Routines for Children with Blindness or Low Vision

Routines are an important part of any child’s life because they help children develop a sense of stability and order as well as give children the information and experiences necessary to complete tasks with increasing independence. They’re especially important for children with blindness or low vision, who often have difficulty observing what’s going on in the world around them. When things are predictable—when the same things happen in a certain order at a certain time of day—children are reassured that the world is a safe place to learn to make their way. Routines can also give children essential information about what causes lead to what effects, can help them develop patterns of behavior, can help them develop skills in sequence from beginning to middle to end, and can help develop confidence as whole processes.

Step-by-Step Sequences

As you probably know from your own experience, many daily activities are based on step-by-step routines. For example, there’s your child’s “getting up” routine, which involves taking off pajamas, putting on underwear, then socks, then play clothes, then shoes, followed by combing their hair. All these steps are part of a logical routine—a sequence of steps that fit together around a central theme.

The steps in a routine may be second nature to you but not to your preschooler until your child has learned how to do each step in a systematic order. Doing the same series of steps each time you begin an activity—and telling your child what you’re doing and why you’re doing it—is one way to help learn routines. Perhaps you begin each outing to the park by giving your little girl a hat to wear, and then putting on sunscreen, and then packing a small bag with extras like snacks and water. For a child who’s blind or has low vision and can’t learn by simply observing others, this kind of structure can provide the reassurance of knowing what’s going to happen next. At the same time, repeating the steps can help build skills and self-confidence.

Practice, Practice, Practice

  • Your child gets to practice motor skills each time they zip the zipper on a jacket or tie shoe laces.
  • If your child has some vision, they get to practice using it to see where their favorite seesaw is.
  • Your child gets to learn about concepts. Is the bag with snacks on the table or in the refrigerator? What comes first, second, and last in getting ready to go to the park?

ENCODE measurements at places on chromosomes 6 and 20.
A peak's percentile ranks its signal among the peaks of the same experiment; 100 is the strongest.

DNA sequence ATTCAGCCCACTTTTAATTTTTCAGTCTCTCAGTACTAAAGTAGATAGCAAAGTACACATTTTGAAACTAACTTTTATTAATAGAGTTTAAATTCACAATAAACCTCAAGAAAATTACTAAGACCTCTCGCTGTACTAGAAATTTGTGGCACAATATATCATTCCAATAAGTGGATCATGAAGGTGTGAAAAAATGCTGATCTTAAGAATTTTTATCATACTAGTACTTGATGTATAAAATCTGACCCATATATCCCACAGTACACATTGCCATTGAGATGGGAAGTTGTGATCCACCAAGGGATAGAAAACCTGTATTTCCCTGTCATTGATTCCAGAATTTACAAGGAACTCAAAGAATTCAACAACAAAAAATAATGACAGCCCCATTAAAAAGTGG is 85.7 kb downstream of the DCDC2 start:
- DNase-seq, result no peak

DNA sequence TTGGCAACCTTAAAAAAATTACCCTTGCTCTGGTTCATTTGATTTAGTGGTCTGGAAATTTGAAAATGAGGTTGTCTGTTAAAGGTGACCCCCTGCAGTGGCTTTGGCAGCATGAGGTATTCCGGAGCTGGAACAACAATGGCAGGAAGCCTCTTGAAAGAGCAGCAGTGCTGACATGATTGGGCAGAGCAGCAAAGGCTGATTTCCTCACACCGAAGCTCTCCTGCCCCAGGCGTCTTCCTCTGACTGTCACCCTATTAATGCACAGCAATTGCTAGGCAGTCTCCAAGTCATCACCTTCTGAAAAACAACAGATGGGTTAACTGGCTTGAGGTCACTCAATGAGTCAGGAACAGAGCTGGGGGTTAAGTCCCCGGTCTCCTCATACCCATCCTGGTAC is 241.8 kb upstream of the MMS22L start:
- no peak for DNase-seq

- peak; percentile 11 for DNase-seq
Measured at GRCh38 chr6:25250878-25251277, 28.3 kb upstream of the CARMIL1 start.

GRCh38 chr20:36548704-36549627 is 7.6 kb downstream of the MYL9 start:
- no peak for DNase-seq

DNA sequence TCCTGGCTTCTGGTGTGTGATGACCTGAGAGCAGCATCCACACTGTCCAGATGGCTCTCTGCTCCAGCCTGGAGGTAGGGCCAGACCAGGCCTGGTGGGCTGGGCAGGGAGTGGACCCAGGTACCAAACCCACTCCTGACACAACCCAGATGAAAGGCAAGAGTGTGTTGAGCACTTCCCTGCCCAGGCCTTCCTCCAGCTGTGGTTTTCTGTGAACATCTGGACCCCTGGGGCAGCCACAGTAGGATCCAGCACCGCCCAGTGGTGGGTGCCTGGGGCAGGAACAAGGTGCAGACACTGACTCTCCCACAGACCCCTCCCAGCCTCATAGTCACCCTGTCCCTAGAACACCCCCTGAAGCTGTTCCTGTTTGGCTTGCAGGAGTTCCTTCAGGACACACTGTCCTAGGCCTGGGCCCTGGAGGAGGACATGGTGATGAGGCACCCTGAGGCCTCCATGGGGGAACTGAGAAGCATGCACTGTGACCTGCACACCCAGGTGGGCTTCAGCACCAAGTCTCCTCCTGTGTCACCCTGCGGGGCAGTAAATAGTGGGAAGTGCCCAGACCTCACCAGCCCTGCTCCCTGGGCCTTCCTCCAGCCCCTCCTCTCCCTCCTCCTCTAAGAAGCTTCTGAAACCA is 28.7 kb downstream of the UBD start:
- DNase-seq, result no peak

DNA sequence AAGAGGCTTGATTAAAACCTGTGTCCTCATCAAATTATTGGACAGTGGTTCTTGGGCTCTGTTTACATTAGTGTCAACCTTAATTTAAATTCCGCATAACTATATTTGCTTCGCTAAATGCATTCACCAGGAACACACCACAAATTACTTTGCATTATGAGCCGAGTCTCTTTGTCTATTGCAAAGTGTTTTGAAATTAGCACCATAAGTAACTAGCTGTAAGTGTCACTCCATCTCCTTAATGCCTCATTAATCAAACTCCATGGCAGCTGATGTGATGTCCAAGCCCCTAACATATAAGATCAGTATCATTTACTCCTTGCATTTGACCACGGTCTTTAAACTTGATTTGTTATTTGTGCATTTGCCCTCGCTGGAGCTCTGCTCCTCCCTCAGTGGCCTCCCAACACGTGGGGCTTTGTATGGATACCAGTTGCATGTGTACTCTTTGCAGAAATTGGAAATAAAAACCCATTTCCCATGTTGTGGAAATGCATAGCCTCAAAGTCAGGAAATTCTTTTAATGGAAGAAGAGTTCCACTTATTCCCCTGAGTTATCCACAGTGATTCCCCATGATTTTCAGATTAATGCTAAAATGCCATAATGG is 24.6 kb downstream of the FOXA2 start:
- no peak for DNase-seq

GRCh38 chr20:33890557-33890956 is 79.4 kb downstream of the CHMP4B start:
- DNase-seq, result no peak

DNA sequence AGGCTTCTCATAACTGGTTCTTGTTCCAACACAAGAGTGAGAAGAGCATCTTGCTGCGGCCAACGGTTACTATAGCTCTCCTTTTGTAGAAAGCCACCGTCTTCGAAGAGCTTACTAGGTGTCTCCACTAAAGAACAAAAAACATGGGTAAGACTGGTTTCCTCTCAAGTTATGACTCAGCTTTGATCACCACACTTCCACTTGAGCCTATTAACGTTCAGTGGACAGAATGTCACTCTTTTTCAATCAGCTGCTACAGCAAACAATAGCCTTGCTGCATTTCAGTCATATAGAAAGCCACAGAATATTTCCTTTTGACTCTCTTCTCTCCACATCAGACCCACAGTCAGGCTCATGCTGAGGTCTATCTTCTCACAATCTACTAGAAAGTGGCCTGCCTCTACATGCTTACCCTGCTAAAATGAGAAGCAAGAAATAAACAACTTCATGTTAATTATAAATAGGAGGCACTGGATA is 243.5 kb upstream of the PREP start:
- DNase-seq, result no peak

• Also gets to learn words as well as concepts and practice using them. There’s a pond in the park; there’s water in the pond; you can touch the water in the pond.

Patience Is Essential

It takes a lot of patience to teach, watch, and wait for your child to complete tasks such as dressing or the steps involved in putting silverware on the kitchen table. You could do it much faster, but it’s so important to give allow the time your child needs to finish at their own pace. It’s equally important to let your child know, in words or with a hug, that they succeeded.

To help your child learn a routine, first, look at the steps they need to do. For example, to help you set the table:

  • First, show where to find the utensils.
  • Second, be able to recognize spoons, forks, and knives.
  • Third, be able to count how many of each to bring to the table.
  • And then, to complete the task, learn where to place each setting of fork, knife, and spoon. You can help your child learn by explaining why setting the table is necessary and what is involved in doing it and then by demonstrating.

Develop Routines

  • Look at your child’s steps and pick one or two new ones to teach. For example, you may need to show how to put toothpaste on a toothbrush, rather than you doing it.
  • If your child can’t remember what to do next, you can prompt them to do the next step. First, try a verbal prompt like, “What do you need to pick up next,” and if that doesn’t work, you can pat their hand or arm for encouragement. Sometimes you may need to do something together physically. To avoid your child’s becoming dependent on you always telling the next step, once you see they can do a step, decrease—or “fade”—your assistance.
  • Think about how you can use color and high contrast in your home for your child.
  • If your child is blind or has low vision, it will be helpful to use braille and textures in their routines.

The simple, everyday routines you teach your child can now serve as building blocks for learning more complex skills and be a strong foundation for future learning, maturity, and independence.

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